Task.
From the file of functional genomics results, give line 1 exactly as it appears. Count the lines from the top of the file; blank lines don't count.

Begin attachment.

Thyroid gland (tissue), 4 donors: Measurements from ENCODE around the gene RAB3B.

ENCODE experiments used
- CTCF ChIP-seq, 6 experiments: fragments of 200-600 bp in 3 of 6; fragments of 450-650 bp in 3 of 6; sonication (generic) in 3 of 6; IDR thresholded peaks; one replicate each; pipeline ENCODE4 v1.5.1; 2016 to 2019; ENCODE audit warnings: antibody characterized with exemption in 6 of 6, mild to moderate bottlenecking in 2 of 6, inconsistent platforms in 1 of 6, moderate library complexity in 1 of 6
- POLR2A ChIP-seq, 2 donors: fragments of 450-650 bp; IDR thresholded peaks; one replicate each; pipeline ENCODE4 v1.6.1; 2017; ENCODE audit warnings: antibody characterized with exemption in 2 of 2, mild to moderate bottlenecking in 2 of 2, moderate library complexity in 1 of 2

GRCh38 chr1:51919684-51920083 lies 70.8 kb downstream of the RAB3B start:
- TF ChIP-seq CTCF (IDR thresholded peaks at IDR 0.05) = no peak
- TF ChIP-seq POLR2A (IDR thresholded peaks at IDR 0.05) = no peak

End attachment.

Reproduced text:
Thyroid gland (tissue), 4 donors: Measurements from ENCODE around the gene RAB3B.